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My husband and I took a family trip to Colorado last summer. We have been married long enough that we know I’m never going to be excited about climbing a mountain. I’m a beach body and he’s a mountain man. I love sitting in nature and he loves playing in it. For someone who loves to read, write and draw, I couldn’t help but feel like a misfit in this “exercise” culture.
We stayed in Keystone, a tourist town geared toward skiers. In August, however, everyone is decked out in yoga pants, those hippie strappy shoes (that’s the official name for them), hiking backpacks, and is riding a mountain bike. I packed a pair of jeans and flip flops that broke the first day.
I switched out my jeans for yoga pants (which were my pajamas) and bought a baseball hat and a Keystone hoodie to give the impression I knew what I was doing there.
My husband on the other hand, fully prepared for this vacation, literally climbed a mountain with my son while I skipped to the family activities with my four-year-old daughter. We painted and played games and stuffed our faces full of ice cream and popcorn.
We’d separate into boys and girls for a few hours in the morning: they would ride bikes, my daughter and I would settle in at the playground, and then met back up for lunch, a nap, and an outing before dinner.
In that one week, we flew on an airplane, drove through the mountains, sat in a horse-drawn wagon, steered paddle boats, hiked, rode on bikes and horses, took a train ride up a mountain, and a gondola ride down it. It was wonderful. Everything we did was a different way to be in nature.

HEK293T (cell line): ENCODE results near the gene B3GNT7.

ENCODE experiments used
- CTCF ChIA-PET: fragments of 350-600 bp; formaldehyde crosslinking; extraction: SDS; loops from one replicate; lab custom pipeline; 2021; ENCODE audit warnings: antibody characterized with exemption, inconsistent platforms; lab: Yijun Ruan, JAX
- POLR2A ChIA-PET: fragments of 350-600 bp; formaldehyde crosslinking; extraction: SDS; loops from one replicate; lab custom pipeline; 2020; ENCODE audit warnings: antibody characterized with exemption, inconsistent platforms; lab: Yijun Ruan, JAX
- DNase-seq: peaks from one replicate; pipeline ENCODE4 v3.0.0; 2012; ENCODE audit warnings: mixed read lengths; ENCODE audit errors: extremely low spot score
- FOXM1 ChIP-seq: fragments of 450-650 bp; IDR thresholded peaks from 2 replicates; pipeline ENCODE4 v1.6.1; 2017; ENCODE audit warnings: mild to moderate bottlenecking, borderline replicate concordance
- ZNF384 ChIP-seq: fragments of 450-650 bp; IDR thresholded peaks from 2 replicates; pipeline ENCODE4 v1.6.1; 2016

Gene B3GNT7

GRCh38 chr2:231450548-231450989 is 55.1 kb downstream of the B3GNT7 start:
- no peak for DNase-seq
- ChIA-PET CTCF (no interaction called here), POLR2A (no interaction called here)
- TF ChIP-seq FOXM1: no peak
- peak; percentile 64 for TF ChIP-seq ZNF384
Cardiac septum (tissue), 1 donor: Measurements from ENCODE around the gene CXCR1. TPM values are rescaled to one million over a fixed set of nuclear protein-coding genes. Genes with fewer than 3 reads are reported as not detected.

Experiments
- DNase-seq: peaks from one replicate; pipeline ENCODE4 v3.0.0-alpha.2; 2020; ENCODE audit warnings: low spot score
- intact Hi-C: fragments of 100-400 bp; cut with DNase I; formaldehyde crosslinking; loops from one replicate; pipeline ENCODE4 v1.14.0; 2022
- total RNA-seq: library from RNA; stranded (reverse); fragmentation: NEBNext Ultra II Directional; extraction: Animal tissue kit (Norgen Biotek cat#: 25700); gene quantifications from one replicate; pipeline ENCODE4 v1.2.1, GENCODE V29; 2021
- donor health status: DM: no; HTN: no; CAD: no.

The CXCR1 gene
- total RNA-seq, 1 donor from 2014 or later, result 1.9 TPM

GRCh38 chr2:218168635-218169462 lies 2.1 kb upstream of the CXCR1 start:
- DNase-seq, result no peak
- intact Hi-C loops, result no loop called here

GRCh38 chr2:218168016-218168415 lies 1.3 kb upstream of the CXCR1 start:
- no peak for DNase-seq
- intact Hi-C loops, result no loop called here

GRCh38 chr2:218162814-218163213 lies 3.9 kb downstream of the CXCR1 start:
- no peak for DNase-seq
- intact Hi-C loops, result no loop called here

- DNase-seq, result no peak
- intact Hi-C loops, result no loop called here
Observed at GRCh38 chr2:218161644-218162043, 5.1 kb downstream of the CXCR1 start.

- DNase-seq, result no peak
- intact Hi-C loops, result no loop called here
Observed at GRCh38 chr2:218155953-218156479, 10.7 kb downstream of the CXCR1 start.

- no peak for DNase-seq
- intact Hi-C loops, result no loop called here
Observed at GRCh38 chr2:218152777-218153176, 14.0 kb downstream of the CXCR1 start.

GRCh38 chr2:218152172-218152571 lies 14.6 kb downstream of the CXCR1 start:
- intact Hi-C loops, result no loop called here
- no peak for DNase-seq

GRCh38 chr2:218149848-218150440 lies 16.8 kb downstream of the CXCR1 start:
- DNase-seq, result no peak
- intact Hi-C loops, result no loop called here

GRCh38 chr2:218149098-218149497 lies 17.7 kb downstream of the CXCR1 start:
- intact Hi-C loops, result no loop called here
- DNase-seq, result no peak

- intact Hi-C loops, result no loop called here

HEALTH BENEFITS OF SUNSHINE
Being out in nature just begs me to be still and be in the moment. The sounds of the birds, the trickle of water, the smell of mountain air, the warmth of the sun on my skin, it’s a cozy blanket around me.
Engaging your senses is good for your nervous, endocrine and cardiac systems. According to Florence Williams, author of The Nature Fix, “nature is good for our emotional state because it calms the frontal cortex responsible for ruminating thoughts and inner drama. [By going outside], our frontal cortex is getting a break like an overused muscle. It’s tiring to have constant cognitive stimulation.”
Even just a 15-minute walk in the woods can help reduce stress, alleviate mild depression, relax tense muscles and lower blood pressure and cortisol levels. So let’s get walking!
WHAT WE CAN LEARN FROM FINLAND
This year, the 2019 World Happiness Report ranked Finland as the number one happiest country, followed by Denmark, Norway, Iceland and the Netherlands. What do they all have in common?
These countries are heavy “outdoor” cultures, not understanding the concept of “scheduling-in daily exercise” but rather making it part of their everyday life such as biking to work, and walking to local stores.
In The Finnish Way, journalist Katja Pantzar discusses her move to Finland and how the culture of “movement as medicine” won her over. She struggled with depression (along with 300 million people worldwide, according to the World Health Organization) and found that her lifestyle choices (poor diet, no exercise, minimal time outside) played a big part in her mental health. She experimented with the combination of ice swimming and saunas, and biking and walking to get around town.
Katja noted that her co-workers rarely discussed shopping as their weekend plans, rather, they stayed busy with outdoor or nature related activities despite the weather. “To say you have been in the woods picking berries and/or mushrooms; fishing at the cottage; swimming at the lake; skiing; or on a mini break is a common reply.”
She goes on to also give examples of ways she learned to get outdoors more often. “Incorporating daily doses of nature into my urban life by going for a dip in the sea every morning and choosing to cycle or walk through a park or wooded area rather than along a busy street has been a key factor in improving my well-being.”